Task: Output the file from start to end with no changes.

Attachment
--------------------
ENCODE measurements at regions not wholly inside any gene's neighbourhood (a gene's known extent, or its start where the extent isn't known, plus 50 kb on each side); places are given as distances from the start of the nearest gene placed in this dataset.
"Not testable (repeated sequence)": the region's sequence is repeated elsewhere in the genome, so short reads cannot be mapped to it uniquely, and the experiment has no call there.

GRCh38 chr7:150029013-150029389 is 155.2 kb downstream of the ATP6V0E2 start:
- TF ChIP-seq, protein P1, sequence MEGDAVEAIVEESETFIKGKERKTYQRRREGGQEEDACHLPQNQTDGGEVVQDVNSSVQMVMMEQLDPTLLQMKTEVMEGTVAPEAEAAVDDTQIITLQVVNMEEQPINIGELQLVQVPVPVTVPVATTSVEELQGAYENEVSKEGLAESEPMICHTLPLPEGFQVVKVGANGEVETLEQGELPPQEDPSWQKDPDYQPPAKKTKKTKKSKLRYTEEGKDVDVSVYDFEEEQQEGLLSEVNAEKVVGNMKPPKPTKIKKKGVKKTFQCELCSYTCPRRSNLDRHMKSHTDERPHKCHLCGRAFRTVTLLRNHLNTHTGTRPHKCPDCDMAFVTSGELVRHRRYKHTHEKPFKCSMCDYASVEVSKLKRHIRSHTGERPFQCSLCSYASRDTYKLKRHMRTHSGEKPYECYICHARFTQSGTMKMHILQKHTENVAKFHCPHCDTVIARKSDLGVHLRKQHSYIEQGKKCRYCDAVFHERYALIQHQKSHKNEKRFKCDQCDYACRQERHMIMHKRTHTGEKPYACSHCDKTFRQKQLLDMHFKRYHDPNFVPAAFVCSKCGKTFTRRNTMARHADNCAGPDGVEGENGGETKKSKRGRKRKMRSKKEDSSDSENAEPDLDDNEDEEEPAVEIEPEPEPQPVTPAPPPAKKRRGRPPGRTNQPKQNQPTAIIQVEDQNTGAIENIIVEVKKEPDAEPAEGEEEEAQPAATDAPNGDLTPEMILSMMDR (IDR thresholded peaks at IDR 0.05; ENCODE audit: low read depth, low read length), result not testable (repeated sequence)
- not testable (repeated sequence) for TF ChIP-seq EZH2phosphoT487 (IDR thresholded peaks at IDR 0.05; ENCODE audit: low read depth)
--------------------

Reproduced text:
ENCODE measurements at regions not wholly inside any gene's neighbourhood (a gene's known extent, or its start where the extent isn't known, plus 50 kb on each side); places are given as distances from the start of the nearest gene placed in this dataset.
"Not testable (repeated sequence)": the region's sequence is repeated elsewhere in the genome, so short reads cannot be mapped to it uniquely, and the experiment has no call there.

GRCh38 chr7:150029013-150029389 is 155.2 kb downstream of the ATP6V0E2 start:
- TF ChIP-seq, protein P1, sequence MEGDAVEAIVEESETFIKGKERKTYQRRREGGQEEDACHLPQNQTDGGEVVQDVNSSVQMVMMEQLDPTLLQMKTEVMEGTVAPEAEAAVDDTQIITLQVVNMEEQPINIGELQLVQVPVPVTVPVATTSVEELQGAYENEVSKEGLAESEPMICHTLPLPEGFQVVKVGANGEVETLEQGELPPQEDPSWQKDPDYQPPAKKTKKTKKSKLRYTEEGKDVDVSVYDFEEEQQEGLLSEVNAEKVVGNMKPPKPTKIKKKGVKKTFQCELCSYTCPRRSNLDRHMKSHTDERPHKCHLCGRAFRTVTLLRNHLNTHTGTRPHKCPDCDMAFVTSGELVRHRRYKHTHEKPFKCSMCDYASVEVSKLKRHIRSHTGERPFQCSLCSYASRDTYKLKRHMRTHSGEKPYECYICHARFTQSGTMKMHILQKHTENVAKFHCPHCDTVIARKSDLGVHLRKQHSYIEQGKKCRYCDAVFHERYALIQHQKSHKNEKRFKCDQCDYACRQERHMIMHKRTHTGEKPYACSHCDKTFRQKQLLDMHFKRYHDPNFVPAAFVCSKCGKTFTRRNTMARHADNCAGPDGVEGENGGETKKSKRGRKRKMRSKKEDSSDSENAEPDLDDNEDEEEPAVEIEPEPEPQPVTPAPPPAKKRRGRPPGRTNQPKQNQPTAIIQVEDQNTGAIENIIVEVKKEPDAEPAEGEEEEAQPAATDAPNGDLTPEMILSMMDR (IDR thresholded peaks at IDR 0.05; ENCODE audit: low read depth, low read length), result not testable (repeated sequence)
- not testable (repeated sequence) for TF ChIP-seq EZH2phosphoT487 (IDR thresholded peaks at IDR 0.05; ENCODE audit: low read depth)